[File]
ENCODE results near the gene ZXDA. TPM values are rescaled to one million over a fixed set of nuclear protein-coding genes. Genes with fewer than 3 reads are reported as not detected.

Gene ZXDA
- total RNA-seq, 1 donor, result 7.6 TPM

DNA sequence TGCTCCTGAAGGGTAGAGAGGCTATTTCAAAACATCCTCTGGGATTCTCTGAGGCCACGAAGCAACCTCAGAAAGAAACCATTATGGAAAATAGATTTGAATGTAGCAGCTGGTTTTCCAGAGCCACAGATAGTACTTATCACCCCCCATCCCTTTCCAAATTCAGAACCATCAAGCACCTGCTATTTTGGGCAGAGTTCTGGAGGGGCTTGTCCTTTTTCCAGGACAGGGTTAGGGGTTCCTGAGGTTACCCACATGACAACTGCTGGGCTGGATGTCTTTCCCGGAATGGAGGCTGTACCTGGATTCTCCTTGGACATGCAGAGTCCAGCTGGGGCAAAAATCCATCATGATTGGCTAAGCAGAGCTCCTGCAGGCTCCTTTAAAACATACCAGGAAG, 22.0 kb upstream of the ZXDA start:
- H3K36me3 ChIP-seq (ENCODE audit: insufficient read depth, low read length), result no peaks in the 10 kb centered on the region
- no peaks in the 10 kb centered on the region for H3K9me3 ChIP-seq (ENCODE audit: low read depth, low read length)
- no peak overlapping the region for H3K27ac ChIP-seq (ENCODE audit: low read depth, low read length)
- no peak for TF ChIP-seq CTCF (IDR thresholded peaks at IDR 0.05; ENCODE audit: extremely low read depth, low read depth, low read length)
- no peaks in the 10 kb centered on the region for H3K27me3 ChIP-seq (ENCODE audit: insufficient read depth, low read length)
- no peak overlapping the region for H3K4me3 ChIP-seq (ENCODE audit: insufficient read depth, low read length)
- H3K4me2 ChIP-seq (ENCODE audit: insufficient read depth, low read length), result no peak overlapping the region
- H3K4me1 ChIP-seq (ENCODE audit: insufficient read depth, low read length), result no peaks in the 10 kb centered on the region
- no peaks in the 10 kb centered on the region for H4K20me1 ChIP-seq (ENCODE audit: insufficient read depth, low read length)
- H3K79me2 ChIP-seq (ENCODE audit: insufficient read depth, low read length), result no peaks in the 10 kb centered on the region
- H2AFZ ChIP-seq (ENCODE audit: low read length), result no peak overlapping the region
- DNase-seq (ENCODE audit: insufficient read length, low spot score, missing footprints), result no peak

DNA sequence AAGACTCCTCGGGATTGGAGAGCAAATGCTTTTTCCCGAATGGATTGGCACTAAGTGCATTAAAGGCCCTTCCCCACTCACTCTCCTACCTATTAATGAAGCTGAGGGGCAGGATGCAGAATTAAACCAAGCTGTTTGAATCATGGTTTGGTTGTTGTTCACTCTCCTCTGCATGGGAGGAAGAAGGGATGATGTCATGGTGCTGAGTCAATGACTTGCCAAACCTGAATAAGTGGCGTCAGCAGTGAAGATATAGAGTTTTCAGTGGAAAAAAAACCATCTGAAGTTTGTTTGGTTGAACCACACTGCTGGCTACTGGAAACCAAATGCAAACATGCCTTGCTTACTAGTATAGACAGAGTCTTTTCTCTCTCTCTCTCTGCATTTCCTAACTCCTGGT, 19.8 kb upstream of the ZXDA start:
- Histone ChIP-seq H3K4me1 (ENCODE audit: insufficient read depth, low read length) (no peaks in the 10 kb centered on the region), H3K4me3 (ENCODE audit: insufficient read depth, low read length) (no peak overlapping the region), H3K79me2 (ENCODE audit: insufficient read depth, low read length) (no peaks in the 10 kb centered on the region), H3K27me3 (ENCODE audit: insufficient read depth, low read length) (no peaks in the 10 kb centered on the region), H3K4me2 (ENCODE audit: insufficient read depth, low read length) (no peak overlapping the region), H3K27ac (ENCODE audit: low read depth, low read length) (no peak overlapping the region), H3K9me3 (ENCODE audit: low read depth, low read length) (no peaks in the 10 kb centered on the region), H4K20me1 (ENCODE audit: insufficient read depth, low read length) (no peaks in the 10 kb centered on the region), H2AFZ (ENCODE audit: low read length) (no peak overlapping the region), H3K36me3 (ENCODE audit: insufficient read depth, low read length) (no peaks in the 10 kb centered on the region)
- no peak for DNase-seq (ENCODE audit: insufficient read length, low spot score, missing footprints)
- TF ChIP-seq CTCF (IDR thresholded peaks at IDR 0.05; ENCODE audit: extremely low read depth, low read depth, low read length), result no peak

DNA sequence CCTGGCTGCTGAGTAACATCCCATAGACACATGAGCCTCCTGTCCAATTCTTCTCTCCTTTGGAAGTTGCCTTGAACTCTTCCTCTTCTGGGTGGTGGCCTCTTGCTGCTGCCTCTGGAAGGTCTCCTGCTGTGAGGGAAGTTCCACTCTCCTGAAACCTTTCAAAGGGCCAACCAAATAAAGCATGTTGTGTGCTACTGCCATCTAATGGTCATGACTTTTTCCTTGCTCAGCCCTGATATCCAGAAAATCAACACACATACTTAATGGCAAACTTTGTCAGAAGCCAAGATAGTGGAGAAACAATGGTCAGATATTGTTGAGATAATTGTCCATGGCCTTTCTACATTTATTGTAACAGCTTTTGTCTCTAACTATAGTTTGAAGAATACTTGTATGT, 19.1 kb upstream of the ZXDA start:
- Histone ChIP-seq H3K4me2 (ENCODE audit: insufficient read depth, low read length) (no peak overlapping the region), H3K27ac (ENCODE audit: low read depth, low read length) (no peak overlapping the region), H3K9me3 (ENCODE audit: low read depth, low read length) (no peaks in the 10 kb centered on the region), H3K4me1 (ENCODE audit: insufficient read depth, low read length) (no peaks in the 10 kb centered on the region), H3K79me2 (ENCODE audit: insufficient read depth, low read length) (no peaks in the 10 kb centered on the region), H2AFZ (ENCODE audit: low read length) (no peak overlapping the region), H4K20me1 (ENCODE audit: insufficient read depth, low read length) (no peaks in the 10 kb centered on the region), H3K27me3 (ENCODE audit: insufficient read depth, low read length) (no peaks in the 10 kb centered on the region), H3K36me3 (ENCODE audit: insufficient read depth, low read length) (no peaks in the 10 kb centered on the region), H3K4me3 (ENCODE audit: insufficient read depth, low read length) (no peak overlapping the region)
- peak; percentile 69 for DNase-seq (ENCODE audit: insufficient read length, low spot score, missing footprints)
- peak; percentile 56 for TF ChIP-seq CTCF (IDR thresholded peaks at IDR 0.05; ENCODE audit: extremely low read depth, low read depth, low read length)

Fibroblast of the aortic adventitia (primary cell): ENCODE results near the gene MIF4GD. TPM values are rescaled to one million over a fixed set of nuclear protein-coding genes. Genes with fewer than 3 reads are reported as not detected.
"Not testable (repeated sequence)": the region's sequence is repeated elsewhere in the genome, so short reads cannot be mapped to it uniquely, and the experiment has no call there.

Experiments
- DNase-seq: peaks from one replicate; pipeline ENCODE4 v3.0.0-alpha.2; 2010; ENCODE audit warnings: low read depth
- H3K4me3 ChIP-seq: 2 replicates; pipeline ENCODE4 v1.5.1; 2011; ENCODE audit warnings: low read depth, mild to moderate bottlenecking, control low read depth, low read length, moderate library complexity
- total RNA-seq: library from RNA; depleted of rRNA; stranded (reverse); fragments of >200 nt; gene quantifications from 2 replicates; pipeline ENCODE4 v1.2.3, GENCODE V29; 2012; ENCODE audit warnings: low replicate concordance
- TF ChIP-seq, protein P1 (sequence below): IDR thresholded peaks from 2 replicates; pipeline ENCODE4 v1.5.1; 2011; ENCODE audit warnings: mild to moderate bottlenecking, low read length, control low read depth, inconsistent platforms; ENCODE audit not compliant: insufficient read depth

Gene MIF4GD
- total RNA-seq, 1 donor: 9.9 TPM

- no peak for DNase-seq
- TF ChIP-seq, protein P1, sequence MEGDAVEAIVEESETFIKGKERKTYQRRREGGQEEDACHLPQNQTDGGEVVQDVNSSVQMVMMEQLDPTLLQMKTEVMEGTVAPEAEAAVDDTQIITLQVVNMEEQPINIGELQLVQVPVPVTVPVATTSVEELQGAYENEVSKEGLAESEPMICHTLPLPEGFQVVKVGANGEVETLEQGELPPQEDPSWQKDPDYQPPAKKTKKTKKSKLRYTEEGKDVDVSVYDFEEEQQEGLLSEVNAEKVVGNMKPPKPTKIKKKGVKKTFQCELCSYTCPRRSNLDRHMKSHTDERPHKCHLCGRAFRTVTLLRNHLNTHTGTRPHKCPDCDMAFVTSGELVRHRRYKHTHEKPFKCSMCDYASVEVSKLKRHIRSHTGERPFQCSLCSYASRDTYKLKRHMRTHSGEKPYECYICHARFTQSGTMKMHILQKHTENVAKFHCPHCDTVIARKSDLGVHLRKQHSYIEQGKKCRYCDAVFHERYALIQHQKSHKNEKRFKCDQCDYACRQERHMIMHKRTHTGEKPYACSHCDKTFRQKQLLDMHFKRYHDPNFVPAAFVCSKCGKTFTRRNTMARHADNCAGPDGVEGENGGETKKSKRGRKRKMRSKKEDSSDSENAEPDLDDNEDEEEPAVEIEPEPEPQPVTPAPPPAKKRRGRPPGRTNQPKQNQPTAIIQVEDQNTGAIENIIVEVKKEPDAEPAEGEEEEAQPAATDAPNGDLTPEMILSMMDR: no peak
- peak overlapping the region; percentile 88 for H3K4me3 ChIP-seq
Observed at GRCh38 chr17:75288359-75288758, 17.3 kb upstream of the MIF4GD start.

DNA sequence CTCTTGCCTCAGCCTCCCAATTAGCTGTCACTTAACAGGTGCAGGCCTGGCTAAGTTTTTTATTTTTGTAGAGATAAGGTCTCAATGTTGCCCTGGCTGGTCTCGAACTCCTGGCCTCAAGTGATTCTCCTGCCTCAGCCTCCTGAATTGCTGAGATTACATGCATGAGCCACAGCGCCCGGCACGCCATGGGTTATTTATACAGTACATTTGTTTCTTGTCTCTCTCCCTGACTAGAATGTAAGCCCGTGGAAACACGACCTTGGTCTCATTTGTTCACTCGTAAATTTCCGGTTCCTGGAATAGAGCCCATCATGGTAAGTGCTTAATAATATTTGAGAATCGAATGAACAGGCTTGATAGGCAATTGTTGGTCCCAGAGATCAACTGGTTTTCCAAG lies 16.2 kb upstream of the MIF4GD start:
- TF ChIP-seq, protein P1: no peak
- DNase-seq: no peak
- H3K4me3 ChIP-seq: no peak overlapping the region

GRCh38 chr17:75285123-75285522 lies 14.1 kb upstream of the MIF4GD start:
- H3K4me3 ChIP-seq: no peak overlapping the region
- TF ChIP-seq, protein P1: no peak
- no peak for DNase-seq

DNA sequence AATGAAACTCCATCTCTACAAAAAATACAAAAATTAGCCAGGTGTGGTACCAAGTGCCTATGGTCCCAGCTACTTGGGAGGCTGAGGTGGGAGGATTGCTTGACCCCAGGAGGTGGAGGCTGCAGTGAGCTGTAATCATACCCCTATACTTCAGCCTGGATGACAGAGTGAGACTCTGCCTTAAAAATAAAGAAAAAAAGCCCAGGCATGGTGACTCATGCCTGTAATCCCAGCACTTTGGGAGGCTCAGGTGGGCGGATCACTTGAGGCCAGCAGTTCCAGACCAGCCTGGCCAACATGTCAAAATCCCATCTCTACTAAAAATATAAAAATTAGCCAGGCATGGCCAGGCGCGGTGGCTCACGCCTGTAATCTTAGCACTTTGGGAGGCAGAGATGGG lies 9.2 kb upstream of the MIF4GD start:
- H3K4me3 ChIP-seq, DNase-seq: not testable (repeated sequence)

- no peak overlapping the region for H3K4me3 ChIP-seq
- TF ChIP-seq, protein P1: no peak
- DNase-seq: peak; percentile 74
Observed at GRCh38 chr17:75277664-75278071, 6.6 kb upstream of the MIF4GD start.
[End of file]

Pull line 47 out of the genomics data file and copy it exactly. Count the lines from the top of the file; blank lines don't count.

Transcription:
- H3K4me3 ChIP-seq, DNase-seq: not testable (repeated sequence)